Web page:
Hanson, Billy, and Wilson arrive at Ur and hear the roar of the crowd. They hobble the zebras and go in search of Jean. * * * Tarzan has confused and hurt Ebopa. He continues his attack with the chain, and Ebopa runs into the stands and begins killing the Urs. Tarzan pole vaunts up to Jad and binds his wounds with strips of Kurvandi's clothing.
Hanson, Billy, and Wilson watch as all the citizens of Ur pour across the drawbridge in a panic.
Tarzan pulls Nyama, Jean, and Hunt up to the box and they c!arry Jad to safety on Kurvandi's litter, as Tarzan follows Ebopa. In their panic, the Urs accidentally set their city on fire, but Nyama leads them out in safety.
Wilson taunts Hanson that his daughter is in the burning city and gets knocked to the ground. Wilson and Hanson have a boxing match, which Hanson wins due to his training as a boxer.
Tarzan follows Ebopa down a tunnel to put him out of his misery. He lights the oil in the troughs along the wall with a spark from clashing his chains together. When he comes upon Ebopa and his/her egg he realized that Ebopa has impregnated itself and has been a series of gods to the Urs. Ebopa dies just as the egg begins to hatch and just as the cavern caves in on Tarzan.
Chapter 23: Lansdale
Burning Ur itself falls into a gigantic hole in the ground with an explosion. The Urs disperse into the jungle. Hunt, Jean, and Nyama run up to Hanson, "Thank the Lord." Billy and Nyama fall in love. Jean says, "Let's go home and forget Ur." In the month it takes them to get to the coast, Jean and Hunt fall in love. Wilson gets turned over to the authorities. Jad is well, and the day before they arrive at civilization, he and Nkima disappear into the jungle. They never saw Tarzan, Nkima, or Jad-bal-ja again. (Not that they bothered to waste one minute looking for Tarzan at Ur.) Tarzan can't get up to the surface again, but he can go down to Pellucidar. He follows Ebopa's offspring as it heads to is source. Tarzan thinks of Jane for one second and promptly forgets her, "such thought were useless and distracting." He is headed toward a place "where his kind were timeless and forever king."
Some Remarks on Tarzan: The Lost Adventure
A Comparison of the ERB and Lansdale Versions:
by David A. Adams
The ERB Fragment
There is much to admire about this fragment, which is rather more than an incomplete beginning of a novel. As it stands, it might take on the appearance of one of Michelangelo's so-called incomplete statues made at the end of his life. The people seem to be pushing their way out of the stone to be, yet the very restraint of the naked stone that holds them fast gives the work its uncommon power. Who would ever think of finishing one of Michelangelo's statues by carving away the useless stone? Yet, this is what Lansdale chose to do.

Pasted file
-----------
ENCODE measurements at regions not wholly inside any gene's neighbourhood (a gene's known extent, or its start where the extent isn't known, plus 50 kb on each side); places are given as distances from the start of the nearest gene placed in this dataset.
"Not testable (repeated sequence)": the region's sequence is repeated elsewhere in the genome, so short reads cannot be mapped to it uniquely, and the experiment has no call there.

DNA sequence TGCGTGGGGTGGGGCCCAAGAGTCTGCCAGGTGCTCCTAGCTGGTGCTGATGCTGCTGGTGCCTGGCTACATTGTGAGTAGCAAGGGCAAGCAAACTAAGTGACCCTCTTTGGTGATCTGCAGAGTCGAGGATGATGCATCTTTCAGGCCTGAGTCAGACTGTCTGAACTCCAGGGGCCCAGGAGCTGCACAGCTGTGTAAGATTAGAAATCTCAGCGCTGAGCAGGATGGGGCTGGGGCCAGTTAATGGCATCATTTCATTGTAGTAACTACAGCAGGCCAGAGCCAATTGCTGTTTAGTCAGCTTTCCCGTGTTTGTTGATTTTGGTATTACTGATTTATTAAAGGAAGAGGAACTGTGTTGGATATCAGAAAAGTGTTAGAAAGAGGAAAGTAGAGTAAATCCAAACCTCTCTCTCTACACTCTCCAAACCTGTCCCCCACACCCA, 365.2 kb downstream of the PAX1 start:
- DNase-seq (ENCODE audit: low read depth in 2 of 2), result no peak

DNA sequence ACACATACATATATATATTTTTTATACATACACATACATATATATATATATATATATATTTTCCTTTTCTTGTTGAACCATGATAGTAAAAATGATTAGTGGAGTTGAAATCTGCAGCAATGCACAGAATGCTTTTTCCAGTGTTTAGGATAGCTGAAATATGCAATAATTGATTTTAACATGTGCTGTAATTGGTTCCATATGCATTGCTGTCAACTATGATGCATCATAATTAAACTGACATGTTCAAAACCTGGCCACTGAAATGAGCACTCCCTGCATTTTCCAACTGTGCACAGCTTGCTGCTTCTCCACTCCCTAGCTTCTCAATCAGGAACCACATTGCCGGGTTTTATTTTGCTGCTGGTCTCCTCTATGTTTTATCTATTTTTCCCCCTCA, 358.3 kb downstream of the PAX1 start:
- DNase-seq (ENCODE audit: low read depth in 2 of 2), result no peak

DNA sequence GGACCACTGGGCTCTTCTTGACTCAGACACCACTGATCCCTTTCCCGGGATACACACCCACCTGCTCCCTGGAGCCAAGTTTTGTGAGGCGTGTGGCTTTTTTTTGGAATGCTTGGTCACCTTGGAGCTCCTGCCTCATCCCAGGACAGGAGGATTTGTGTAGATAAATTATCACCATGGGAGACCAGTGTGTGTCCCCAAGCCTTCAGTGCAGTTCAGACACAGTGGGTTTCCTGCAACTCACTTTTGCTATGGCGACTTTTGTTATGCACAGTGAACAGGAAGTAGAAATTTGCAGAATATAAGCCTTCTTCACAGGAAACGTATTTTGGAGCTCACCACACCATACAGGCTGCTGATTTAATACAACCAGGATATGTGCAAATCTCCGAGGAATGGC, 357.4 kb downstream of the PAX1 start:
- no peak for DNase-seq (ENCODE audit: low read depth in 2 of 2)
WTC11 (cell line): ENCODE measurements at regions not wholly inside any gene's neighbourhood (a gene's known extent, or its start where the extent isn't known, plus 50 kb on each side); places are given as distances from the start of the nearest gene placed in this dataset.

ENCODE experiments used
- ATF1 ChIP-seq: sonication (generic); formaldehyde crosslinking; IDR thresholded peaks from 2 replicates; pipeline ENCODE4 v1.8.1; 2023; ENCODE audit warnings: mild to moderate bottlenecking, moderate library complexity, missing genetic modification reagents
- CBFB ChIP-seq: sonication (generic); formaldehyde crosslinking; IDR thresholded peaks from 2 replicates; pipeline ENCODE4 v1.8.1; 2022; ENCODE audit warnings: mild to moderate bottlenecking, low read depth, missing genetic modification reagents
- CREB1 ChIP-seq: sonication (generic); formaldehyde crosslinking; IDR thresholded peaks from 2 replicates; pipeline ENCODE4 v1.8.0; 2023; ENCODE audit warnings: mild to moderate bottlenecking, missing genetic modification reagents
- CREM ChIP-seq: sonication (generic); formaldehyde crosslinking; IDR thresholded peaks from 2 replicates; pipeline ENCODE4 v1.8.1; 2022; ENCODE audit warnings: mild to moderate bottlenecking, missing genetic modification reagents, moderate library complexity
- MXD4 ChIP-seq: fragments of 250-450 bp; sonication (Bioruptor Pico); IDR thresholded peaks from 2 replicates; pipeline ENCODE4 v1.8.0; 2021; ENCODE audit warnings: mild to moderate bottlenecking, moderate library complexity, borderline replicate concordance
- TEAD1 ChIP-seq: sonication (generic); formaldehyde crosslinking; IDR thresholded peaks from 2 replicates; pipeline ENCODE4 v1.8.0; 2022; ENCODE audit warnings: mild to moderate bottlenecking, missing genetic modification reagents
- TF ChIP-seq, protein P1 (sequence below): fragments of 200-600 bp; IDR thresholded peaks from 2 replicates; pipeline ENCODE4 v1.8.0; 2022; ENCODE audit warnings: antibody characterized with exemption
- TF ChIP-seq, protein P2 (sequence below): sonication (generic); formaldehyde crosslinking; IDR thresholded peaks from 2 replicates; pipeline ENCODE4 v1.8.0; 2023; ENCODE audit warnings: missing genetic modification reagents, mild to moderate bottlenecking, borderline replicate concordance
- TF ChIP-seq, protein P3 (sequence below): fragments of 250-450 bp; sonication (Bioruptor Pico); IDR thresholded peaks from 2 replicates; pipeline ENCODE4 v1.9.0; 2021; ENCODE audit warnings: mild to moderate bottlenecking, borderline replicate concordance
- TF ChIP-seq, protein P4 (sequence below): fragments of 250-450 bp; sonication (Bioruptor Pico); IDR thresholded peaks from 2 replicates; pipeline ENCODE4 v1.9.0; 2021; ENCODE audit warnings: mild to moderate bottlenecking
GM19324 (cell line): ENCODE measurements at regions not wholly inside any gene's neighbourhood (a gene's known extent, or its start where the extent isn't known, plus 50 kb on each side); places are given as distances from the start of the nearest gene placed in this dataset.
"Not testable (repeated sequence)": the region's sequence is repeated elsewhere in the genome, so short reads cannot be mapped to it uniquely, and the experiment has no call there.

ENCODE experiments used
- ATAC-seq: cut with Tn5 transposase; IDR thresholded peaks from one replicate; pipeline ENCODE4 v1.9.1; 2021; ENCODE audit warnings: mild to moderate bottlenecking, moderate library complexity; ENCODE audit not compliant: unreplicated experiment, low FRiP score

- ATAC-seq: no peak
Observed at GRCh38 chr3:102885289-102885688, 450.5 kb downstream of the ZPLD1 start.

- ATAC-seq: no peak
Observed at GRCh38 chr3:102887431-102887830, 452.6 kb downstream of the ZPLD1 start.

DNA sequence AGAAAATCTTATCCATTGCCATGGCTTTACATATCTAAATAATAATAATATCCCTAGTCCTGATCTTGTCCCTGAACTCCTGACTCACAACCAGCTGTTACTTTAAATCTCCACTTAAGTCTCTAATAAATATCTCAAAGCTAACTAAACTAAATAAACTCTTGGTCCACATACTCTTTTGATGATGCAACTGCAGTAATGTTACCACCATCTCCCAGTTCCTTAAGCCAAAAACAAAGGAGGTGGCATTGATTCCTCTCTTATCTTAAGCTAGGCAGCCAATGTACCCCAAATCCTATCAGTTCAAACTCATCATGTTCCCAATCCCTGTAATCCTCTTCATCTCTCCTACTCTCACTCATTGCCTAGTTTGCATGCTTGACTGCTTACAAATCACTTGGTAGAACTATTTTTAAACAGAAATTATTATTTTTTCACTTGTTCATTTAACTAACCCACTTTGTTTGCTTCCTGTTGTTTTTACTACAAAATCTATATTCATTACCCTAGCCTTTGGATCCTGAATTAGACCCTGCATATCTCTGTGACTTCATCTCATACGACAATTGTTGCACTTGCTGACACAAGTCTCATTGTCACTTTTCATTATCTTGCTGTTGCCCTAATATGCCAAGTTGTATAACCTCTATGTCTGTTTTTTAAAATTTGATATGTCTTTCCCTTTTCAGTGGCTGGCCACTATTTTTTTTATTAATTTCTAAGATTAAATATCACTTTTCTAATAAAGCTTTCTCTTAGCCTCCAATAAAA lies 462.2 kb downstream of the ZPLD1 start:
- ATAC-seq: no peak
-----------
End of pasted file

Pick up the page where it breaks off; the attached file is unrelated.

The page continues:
It may seem to make sense to reduce ERB's confusing weaving of four safaris into two opposing ones in the Lansdale version, yet it is this very elaborate twisting and turning of threads which marks ERB's literary style. Symbolically, ERB was dealing with psychological wholes in his gathering of groups of four.
There is the quartet of villains: two white men, who are evil Russians, Gromovitch and Blomberg, and two black men, Brown and Jones, Americans who turn out to be decent men at the core. It is not that Burroughs had never placed these types in his stories before. Indeed these are familiar types. Yet, there is something new in the way the black men take control of the situation. They are poor, uneducated, men from the American south, who speak a typical Negro slang, think Jean is a ghost, etc. yet they are truly noble men who stand by Jean because she is a fellow American. It is clear that Burroughs is making a very positive statement about blacks in this story, one that seems stronger than any he had written before.
Tarzan moves with power and grace, and so does Jad-bal-ja, who acts almost like an alter-ego his role is so prominent and profound. Jad moves in and out of the story -- off presumably to hunt as a lion would do -- and yet his role is large in the rescue at the last moment area, so Tarzan can be in another part of the jungle doing his own thing of saving and guiding other characters. Jean develops a close relationship with Jad, even spending a night sleeping with him and scratching his ear, perhaps recalling Thuvia's control over Barsoomian lions or Dian and her friendly tigers in Savage Pellucidar. ERB's leading women, even the evil ones, were often in league with large cats.